Many orthologs between YJM789 and S288c contain nucleotide polymorphisms that affect either the sequence or length of the corresponding gene products. The 5% most variable genes with nonsynonymous polymorphisms (and no indels) are found to be significantly enriched in unknown functions (SI Fig. 10 for gene ontology category comparison). Gene product length polymorphisms resulting from in-frame or out-of-frame indels, ORF fusions, nonsense mutations (SNPs), and Ty polymorphisms (SI Data Sets 2 and 3 list selected ORFs of each category) are less abundant and likely to impact gene product functions.

There are cases where two or more ORFs annotated as separate in S288c appear to be a single ORF in YJM789 (SI Data Set 3). One case is NFT1, annotated in S288c as two genes (YKR103W and YKR104W). The stop codon becomes a tyrosine-encoding TAT codon in YJM789, as well as in several other Saccharomyces species, resulting in a longer ORF (44). Another case involves the S288c ORFs, YJL107C and PRM10, which appear to be a single ORF in YJM789 and other fungi (45, 46).

Although sequence information alone is inadequate for predicting the phenotypic consequence of polymorphisms, there are a few cases for which such consequences can be proposed. One example is the inactivating missense polymorphism found in the S288c AMN1 gene, which is responsible for yielding nonclumpy cells. RM11-1a cells do not separate efficiently, form clumps, and lack this polymorphism (46). Likewise, the YJM789 AMN1 gene contains the same SNP as that of RM11-1a. Although YJM789 is less clumpy than RM11-1a, it is much more clumpy than S288c (Gael Yvert, personal communication).

In addition, several genes with product length polymorphisms appear to be functional in YJM789 but apparently not functional in S288c (SI Data Set 3). For example, the S288c HAP1 gene contains a partially inactivating Ty1 insertion, resulting in a hap1 hypomorphic mutation (47), whereas the YJM789 HAP1 gene has no insertion. The S288c FLO8 gene (a transcription factor required for pseudohyphal formation) contains an inactivating amber mutation (48), yet YJM145 (a diploid isogenic with YJM789) forms abundant pseudohyphae (20), and its FLO8 ORF has no amber mutation.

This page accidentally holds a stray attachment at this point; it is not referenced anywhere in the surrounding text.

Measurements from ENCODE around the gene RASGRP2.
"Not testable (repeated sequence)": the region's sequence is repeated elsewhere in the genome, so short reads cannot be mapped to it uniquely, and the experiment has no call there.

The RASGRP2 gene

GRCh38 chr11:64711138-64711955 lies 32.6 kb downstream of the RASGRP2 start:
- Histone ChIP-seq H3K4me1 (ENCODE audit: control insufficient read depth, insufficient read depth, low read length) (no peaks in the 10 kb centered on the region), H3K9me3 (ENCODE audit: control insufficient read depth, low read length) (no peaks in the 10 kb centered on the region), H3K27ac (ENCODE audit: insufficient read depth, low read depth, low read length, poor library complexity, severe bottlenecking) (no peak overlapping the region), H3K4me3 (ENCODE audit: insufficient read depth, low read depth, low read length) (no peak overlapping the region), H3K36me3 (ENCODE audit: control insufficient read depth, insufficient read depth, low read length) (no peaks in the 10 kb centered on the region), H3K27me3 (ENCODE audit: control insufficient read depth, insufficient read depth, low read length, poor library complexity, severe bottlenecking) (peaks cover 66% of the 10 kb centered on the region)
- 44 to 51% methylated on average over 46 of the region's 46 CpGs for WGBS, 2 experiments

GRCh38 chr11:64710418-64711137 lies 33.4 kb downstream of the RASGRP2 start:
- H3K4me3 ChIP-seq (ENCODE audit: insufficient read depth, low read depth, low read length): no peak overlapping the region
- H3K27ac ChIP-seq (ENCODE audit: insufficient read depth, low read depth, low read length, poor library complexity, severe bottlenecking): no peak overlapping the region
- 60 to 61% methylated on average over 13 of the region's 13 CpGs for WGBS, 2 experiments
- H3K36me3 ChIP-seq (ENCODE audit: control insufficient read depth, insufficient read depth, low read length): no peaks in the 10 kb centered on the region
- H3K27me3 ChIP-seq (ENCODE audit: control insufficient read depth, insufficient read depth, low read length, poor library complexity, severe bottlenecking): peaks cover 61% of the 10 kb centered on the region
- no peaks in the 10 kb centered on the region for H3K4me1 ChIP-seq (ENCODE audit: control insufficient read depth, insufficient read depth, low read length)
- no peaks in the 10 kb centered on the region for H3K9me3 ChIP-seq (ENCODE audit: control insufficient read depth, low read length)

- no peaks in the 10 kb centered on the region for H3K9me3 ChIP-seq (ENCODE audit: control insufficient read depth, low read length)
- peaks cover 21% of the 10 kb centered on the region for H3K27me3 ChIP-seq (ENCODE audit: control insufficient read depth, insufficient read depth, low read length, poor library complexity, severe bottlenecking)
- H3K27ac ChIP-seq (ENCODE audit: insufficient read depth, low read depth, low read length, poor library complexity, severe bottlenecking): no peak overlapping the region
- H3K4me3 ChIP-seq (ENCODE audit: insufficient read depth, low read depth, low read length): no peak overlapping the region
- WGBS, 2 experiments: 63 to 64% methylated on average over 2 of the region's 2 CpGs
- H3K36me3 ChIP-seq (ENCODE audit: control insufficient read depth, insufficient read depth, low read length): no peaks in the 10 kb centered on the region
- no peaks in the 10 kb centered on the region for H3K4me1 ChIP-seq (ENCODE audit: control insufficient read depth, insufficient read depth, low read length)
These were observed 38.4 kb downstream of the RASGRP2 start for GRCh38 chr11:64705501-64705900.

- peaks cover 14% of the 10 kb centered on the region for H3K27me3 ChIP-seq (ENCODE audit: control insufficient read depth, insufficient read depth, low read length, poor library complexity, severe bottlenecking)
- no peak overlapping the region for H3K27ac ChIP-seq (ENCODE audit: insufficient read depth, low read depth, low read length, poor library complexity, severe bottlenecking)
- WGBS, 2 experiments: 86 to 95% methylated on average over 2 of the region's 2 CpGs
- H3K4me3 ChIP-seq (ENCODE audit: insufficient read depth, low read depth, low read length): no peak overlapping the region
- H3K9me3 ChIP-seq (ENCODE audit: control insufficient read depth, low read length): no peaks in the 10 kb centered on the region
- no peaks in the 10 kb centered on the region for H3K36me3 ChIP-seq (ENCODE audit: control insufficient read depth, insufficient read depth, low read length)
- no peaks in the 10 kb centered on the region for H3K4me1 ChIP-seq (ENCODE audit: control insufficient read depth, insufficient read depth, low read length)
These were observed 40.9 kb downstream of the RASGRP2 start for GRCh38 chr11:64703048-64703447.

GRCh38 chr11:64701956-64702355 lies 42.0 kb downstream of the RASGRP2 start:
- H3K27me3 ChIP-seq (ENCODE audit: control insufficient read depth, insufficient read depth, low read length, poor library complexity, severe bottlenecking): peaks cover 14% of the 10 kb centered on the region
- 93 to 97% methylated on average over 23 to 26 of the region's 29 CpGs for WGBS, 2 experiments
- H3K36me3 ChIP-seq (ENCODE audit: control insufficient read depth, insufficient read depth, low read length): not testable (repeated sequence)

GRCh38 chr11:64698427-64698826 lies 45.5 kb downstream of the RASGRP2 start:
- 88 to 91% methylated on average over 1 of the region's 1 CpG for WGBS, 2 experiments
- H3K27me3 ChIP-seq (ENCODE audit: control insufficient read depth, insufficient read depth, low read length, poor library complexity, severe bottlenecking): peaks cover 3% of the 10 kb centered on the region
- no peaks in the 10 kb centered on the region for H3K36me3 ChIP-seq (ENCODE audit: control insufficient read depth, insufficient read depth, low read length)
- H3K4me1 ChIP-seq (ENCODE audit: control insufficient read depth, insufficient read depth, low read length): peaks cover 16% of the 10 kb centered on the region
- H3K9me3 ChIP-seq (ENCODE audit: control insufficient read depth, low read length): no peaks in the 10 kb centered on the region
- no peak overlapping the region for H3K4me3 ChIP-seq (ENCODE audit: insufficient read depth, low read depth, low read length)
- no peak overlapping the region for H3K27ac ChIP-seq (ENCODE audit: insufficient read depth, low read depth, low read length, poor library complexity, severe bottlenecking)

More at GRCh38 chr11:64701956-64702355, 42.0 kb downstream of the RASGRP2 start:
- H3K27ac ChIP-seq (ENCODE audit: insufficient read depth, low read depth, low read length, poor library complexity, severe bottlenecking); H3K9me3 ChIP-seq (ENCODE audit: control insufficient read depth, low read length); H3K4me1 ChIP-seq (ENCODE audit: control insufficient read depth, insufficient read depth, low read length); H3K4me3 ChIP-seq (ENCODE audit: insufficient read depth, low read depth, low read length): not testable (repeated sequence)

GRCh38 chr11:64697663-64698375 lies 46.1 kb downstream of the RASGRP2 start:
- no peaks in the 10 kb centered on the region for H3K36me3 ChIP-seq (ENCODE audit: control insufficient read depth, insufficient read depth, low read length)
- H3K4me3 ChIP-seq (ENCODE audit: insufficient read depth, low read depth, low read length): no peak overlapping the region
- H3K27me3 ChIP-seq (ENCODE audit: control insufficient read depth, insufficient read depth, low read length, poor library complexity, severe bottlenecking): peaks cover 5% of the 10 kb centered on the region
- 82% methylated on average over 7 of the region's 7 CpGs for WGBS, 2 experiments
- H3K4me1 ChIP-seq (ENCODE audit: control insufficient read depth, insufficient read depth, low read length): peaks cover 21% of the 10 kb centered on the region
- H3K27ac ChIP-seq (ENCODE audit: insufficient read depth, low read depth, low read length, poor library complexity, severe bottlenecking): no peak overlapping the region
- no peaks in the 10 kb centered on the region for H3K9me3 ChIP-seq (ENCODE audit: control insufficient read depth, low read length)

Many genes bearing intragenic tandem repeats have different frame repeat numbers between S288c and YJM789. Several of these genes encode cell surface proteins (such as TIR1, HSP150, FIT1, AGA1, MNN4, and FLO10), and their variation in tandem repeats may generate functional cell surface variability that has been reported to contribute to a rapid adaptation to the environment and possibly host immune evasion (49).

Mitochondrial Genome.

The mitochondrial sequence of YJM789 is collinear with that of strain S288c and approximately the same size (86,214 vs. 85,779 bp). For much of the mitochondrial genome, sequence identity is >98%. Nevertheless, these genomes differ in several ways. Strain YJM789 is missing ≈54 GC-rich transposable elements (50) but contains 17 that are not present in S288c, none of which disrupt verified genes.

One particularly interesting gene present in the YJM789 mitochondrial genome is a maturase, an ortholog of Candida stellata cox-i2. In YJM789, this ortholog is encoded partly in an additional intron of COX1 (intron 4). In addition to the cox-i2 ortholog, three regions of high sequence divergence exist. Intron 6 of COX1, which is 1,487 bp, is approximately the same length as intron 5 of COX1 of S288c (1,365 bp) but essentially shows no sequence conservation. High variation is found between the ATP6 gene and tRNA-Glu and includes the region encoding the putative RF3 maturase protein. Furthermore, between COX2 and RNA-Phe is a 1,417-bp region, which encodes the hypothetical RF1 gene that has only 72% identity to the corresponding region of S288c.

Implications.

The YJM789 genome sequence is marked by extensive polymorphisms relative to the laboratory strain S288c throughout the nuclear and mitochondrial genomes. The ≈60,000 SNPs scattered over the genome alignment represent a SNP frequency of 1 in 164 bp (0.6%), which is higher than the divergence between human beings (0.1–0.01%). High SNP frequencies together with indels could account for the reduced spore viability seen in crosses of these two strains: 87.4% for YJM789/S288c background hybrids, compared with 97.6% for S288c/S288c (19). In comparison with SNPs, the number of indels measuring >100 bp (269) is moderate. Although the indels involve ≈324 kb (within the aligned 98% of the S288c genome), much of them represent repeat sequences, which could suggest that SNPs might be a primary cause of heritable phenotypic variation between these two strains.

Although the idea of horizontal gene transfer has been accepted in bacteria (51), eukaryotic genomes were initially thought to be units that do not exchange genetic information (52). The YJM789 genome provides preliminary evidence to suggest a putative horizontal transfer of YJM-GNAT from bacteria and a potential introgression of an ≈12-kb chromosome I sequence from closely related yeast. Although further analysis with sequences of more yeast strains will be informative for proof, the possibilities of such horizontal genetic exchanges are in line with an increasing number of reports describing introgression or horizontal genetic exchange in Saccharomyces sensu stricto species (36, 40, 5355).